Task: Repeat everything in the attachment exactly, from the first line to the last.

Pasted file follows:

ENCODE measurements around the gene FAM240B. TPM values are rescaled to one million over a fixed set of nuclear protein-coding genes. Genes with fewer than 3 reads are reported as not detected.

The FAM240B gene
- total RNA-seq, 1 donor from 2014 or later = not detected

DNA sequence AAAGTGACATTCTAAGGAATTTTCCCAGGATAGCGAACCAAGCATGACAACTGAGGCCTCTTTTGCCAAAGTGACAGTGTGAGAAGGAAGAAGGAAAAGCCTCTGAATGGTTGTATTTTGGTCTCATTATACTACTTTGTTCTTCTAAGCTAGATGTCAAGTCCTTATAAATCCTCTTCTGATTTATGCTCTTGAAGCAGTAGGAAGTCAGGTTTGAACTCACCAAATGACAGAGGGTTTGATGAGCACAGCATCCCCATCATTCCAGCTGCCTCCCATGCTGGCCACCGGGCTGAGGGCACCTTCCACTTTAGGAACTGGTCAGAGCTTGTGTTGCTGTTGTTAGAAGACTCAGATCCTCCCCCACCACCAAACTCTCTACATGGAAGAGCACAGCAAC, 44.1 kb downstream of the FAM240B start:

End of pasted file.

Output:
ENCODE measurements around the gene FAM240B. TPM values are rescaled to one million over a fixed set of nuclear protein-coding genes. Genes with fewer than 3 reads are reported as not detected.

The FAM240B gene
- total RNA-seq, 1 donor from 2014 or later = not detected

DNA sequence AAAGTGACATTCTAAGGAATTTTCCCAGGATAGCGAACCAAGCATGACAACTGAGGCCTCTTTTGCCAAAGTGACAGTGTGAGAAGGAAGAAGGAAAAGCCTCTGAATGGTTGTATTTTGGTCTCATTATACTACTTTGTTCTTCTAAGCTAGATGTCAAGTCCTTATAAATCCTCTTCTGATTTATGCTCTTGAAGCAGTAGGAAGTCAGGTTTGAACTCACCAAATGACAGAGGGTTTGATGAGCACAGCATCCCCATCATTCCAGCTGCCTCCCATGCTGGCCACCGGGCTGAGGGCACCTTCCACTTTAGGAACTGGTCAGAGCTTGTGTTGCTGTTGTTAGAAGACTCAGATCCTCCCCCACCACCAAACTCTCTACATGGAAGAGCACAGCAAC, 44.1 kb downstream of the FAM240B start: